I want to be the recipient of $2MM USD in venture capital - with as loose of strings as possible. A discussion as to why (aside from the obvious) follows:
A common passive-aggressive tendency decries the fortune of wealth and opportunity of others as an unfair distribution, insinuating that were such splendor bestowed more equally or fairly (i.e., upon the complainant), similar "worry-free" success would naturally result. To this type of personality the grievance is a means of absolving responsibility for actual achievement by placing it upon the distant real or imagined figure; removing the requirement to make attempt without damaging the pretense of unbridled personal potential. This case does not, however, diminish what may well still be an accurate observation when viewed from a less self-oriented perspective: that the undeserving are at times seemingly afforded greater means while other more worthy candidates remain unpunished.
"Undeserving" as a title carries tremendous amounts of baggage. I believe it to be most commonly implicitly bestowed (as opposed to expressly remarked upon) during the expression of other related grievances. Perceived incompetence (especially of hierarchical superiors in business, or loathed celebrities), gross opulence or conspicuous consumption, or insensitivity to the under-privileged: the long-lived missquote, "Let them eat cake," aptly embodies all of the above. Conversely, the honestly endeavoring character of misfortune evokes deep sympathy and natural generosity (the reason this role is so classically successfully employed by con artists). Middle-of-the-road examples and extremes of the blessing of the worthy and cursing of the vile also abound.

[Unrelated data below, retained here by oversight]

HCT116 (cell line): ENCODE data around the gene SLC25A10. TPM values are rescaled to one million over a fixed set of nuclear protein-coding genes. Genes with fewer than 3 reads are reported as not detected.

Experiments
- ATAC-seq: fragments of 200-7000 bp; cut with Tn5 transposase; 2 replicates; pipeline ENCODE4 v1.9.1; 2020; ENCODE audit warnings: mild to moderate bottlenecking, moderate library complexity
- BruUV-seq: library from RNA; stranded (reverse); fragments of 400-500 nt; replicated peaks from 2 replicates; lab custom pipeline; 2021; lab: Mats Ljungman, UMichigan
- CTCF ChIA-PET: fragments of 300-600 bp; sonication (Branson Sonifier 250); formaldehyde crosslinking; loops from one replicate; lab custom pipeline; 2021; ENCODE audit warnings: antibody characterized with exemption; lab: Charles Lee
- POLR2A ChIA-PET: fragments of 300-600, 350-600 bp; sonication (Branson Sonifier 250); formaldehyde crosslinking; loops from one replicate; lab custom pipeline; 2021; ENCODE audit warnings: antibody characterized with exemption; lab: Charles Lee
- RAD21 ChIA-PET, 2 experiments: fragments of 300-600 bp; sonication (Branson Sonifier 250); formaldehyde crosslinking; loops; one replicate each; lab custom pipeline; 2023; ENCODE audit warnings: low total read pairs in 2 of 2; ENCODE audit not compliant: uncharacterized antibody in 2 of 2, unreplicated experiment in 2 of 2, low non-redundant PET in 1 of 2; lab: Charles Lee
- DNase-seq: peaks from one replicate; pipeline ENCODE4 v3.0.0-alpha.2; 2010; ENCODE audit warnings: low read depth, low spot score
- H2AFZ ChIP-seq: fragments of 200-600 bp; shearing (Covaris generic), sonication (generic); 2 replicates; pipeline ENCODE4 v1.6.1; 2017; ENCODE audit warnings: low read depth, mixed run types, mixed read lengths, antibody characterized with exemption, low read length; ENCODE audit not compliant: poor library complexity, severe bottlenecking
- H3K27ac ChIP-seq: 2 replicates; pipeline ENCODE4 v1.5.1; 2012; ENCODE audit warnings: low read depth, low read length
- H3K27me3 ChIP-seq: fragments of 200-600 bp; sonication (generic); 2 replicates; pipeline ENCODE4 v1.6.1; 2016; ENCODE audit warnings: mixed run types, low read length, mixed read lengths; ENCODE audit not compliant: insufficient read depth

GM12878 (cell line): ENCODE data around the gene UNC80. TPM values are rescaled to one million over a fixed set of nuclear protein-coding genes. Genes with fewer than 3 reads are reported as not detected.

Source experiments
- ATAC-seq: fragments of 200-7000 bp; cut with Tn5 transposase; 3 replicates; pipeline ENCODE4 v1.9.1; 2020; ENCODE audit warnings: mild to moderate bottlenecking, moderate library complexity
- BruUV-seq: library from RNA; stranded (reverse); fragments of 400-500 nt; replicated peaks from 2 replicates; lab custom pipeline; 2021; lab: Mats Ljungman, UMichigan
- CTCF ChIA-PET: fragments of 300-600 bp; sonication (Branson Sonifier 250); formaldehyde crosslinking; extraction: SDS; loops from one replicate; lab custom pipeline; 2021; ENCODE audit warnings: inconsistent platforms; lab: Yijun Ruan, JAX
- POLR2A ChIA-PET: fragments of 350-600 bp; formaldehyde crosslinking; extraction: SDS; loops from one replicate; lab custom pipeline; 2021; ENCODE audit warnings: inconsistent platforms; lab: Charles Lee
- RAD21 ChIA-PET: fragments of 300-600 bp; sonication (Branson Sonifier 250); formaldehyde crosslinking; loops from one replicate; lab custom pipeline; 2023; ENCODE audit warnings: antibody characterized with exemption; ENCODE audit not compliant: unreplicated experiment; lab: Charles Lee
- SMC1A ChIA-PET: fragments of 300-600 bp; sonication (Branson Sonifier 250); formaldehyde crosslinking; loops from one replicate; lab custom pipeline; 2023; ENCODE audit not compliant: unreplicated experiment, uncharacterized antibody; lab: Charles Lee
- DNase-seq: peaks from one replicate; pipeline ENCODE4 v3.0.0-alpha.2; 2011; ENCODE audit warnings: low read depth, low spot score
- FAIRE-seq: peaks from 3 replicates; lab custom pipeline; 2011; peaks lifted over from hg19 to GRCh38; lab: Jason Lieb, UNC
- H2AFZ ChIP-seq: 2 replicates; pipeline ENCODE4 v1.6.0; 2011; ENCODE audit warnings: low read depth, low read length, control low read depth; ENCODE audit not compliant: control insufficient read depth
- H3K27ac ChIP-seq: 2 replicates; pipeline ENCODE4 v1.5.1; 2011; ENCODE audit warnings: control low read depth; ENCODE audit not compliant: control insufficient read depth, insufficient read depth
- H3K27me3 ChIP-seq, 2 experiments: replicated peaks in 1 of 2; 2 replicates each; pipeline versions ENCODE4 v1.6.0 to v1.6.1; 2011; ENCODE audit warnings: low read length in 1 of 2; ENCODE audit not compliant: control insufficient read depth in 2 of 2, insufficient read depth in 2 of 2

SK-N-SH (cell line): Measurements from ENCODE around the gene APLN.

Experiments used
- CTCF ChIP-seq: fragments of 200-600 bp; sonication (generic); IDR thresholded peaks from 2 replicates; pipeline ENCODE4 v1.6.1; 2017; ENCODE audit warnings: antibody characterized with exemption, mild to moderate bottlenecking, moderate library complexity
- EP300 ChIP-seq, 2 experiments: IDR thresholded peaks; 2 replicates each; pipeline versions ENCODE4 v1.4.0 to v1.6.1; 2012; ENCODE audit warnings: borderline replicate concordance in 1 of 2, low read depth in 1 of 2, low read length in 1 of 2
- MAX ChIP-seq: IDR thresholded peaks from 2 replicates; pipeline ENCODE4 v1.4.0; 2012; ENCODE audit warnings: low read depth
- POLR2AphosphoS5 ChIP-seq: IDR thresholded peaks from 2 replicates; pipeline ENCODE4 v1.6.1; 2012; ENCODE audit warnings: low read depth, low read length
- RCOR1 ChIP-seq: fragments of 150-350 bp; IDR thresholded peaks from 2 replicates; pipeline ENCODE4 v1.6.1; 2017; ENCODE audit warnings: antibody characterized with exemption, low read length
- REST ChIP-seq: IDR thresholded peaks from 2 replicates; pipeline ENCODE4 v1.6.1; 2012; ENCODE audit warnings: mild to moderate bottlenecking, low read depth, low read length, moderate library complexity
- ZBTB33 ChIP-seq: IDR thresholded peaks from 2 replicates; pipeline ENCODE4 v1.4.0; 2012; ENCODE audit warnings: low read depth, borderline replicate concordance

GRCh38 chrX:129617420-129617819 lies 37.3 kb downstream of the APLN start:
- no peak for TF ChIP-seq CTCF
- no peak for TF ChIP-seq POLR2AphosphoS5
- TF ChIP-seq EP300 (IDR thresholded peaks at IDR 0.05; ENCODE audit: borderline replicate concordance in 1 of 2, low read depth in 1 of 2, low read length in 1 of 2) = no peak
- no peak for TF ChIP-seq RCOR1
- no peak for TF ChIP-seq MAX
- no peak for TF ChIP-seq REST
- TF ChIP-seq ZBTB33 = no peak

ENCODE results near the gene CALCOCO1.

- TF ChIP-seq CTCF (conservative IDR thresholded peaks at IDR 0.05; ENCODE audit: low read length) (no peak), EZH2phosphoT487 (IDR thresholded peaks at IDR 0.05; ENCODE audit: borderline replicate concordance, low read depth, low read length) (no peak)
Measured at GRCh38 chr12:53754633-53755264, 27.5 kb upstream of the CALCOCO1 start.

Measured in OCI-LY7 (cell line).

Altogether, this roughly computes through an internal and social algorithm to determine the opinion of how deserving or undeserving a person (or creature or abstract entity) is of their current station, and provides justification for response and behavior toward that person. A stereotypical mid-life crisis, in this terminology, would be an attempt to reconcile the lack of deserved success upon the worthy yet somehow overlooked self.
The full exploration of the applicability of the assumptions I've just outlined is beyond the scope of this article, however.
I'll leave it at (and segue with): honest results from hard work are rarely challenged. The dumb luck aspect invites the true cynical scrutiny, and my requesting a windfall of cash should do just that. What audacity inspires me to think I should be given nearly boundless resources to pursue my own ends, and what measure of work can possibly justify and off-set the suspicion? The specifics will be reserved for the official solicitation/proposal, but the gist of it is thus: I have too many ideas I want to get more than a small start on, and a number of "distractions" I would like to get out of the way in order to do so. That idea bank is comprised of several business initiatives requiring due diligence and a budget, a few inventions (less likely I'll be exploring those though, based on lower ROI expectations) and software packages, and a prose novel or two. I have no illusions that I would be set for life (that's not the goal), or that I would not be required to make repayment based on the success of these projects: venture capitalists are not strictly philanthropists, after all. The probability of the endeavors bearing fruit greater than the invested moneys is the real question; hopefully I can convince him/her/them that the answer is a qualified and unequivocal yes.